The relative inaccessibility of the intraocular compartments (i.e., anterior chamber and vitreous cavity) poses an obvious limitation to performing an extensive diagnostic work-up, as does the minute volumes of fluid that are available even if a diagnostic paracentesis is performed. Even the most advanced centers offer only a handful of microbiologic assays for intraocular fluid including culture (e.g., bacterial, acid fast bacilli, fungal and rarely viral) and pathogen-specific polymerase chain reactions (e.g., herpes simplex virus types 1 and 2, varicella zoster virus, cytomegalovirus, Toxoplasma gondii).
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Explore This IssueMarch 2017
Not surprisingly, an etiologic agent is not identified in more than half of uveitis cases, and physicians are forced to make empiric treatment decisions. If local or systemic immunosuppression is pursued to treat a presumed autoimmune cause of uveitis, this can serve to exacerbate an undiagnosed intraocular infection.
We first used MDS in three uveitis cases in which a pathogen had already been identified and showed that MDS was consistent with the gold standard microbiologic testing for herpes-simplex virus type 1, Cryptococcus neoformans and Toxoplasma gondii.1
We also showed that in two noninfectious intraocular fluid samples, MDS did not detect any pathogenic organisms. Rather, the MDS results from these two samples largely reflected organisms that are found in laboratory reagents.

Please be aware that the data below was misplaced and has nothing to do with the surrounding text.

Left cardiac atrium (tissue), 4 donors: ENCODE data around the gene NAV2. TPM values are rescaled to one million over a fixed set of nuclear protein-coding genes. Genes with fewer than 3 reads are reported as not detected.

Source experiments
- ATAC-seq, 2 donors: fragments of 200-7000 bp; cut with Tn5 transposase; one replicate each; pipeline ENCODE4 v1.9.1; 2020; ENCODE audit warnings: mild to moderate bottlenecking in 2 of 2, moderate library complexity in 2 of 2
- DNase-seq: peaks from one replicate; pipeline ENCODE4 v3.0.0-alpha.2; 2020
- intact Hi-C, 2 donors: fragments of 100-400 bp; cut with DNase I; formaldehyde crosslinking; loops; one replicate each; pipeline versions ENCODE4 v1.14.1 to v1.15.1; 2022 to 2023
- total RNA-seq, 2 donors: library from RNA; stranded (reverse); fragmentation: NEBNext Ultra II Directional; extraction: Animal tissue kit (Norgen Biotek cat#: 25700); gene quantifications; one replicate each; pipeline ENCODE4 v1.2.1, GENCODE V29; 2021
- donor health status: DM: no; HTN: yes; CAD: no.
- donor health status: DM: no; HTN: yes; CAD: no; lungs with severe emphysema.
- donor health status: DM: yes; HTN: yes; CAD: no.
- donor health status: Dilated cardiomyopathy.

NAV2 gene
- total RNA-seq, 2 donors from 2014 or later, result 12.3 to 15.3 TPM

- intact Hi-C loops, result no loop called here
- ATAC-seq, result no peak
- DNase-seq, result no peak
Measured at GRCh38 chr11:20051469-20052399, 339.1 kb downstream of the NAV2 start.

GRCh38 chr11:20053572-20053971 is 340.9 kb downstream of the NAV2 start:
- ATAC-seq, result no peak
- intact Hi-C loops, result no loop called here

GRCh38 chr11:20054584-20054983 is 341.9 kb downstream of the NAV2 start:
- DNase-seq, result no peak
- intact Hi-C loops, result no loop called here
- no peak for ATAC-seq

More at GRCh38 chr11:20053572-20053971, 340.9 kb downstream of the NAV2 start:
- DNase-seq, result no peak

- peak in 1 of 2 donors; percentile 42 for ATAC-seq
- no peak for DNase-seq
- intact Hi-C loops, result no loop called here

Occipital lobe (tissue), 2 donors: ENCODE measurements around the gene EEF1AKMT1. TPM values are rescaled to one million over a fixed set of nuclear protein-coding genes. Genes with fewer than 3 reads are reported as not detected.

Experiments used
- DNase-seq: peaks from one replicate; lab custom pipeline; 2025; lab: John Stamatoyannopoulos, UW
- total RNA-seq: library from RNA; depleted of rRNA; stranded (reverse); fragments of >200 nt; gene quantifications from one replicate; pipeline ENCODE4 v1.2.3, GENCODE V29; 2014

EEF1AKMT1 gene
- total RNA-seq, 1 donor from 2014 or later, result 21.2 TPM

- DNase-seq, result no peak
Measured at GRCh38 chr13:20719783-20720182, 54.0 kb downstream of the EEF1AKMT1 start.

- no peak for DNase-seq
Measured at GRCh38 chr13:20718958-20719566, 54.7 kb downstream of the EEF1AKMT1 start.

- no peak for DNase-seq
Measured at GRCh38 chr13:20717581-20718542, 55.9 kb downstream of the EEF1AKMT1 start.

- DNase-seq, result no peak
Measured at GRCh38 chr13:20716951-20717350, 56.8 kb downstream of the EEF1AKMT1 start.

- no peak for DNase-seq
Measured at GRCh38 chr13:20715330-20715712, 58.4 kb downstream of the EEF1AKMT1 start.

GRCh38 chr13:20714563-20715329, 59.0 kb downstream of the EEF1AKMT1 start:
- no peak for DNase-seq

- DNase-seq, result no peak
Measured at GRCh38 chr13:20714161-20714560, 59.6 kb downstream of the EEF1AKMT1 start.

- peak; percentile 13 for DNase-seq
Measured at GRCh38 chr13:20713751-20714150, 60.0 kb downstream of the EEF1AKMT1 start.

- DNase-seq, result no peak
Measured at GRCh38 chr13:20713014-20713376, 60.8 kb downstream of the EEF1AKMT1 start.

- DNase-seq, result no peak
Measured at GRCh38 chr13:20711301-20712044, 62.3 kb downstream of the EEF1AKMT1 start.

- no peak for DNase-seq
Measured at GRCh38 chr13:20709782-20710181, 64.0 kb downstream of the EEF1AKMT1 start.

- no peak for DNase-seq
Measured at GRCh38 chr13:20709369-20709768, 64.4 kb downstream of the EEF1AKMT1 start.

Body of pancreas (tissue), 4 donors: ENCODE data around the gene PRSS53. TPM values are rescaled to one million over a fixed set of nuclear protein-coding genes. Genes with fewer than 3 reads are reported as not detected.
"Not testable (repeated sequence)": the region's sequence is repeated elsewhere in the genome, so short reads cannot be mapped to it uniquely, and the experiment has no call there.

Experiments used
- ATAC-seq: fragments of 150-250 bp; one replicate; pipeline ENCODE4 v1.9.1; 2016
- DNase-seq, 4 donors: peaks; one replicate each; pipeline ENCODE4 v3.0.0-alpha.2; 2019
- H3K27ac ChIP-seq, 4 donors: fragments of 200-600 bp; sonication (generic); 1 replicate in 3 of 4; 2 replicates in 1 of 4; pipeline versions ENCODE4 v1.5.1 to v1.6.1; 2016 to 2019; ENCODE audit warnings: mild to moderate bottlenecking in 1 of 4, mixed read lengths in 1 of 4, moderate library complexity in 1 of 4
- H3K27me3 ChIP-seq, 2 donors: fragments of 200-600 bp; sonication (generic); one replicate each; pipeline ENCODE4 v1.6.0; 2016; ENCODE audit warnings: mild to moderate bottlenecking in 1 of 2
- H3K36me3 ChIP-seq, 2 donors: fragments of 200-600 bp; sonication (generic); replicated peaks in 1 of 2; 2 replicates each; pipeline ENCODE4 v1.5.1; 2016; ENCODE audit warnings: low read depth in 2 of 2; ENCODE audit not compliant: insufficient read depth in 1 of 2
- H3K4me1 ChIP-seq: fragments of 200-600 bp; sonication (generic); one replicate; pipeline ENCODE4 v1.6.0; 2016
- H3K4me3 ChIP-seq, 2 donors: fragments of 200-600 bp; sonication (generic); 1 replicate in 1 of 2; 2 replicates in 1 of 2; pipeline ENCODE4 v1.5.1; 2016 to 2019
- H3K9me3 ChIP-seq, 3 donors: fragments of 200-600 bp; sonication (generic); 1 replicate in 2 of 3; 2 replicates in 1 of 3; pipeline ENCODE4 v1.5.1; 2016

After showing that MDS could be used to identify common infectious causes of uveitis, we turned to a patient with a 16-year course of chronic, idiopathic, asynchronous bilateral uveitis. In 1999, he noticed floaters and mild decreased vision in the left eye. The patient was seen by an ophthalmologist in Germany and found to have anterior uveitis, which is the most common uveitis entity.
A routine laboratory work-up (e.g., HLA-B27, RF, c-ANCA, hepatitis serology panel and PPD) was unrevealing. The patient’s intraocular inflammation was managed with topical steroids and non-steroidal anti-inflammatory drugs (NSAIDs) with minimal improvement.
Two years later, the patient had ocular symptoms in the right eye and was diagnosed with bilateral idiopathic anterior uveitis. RPR and repeat HLA-B27 were negative. At this time, he had already had cataract surgery in the left eye, likely due to a combination of topical steroid and uncontrolled intraocular inflammation. Seven years after disease onset, the patient was initiated on a potent topical steroid (Durezol or difluprednate). That failed to control his inflammation, so he was placed on systemic prednisone and methotrexate, in addition to frequent topical steroid drops.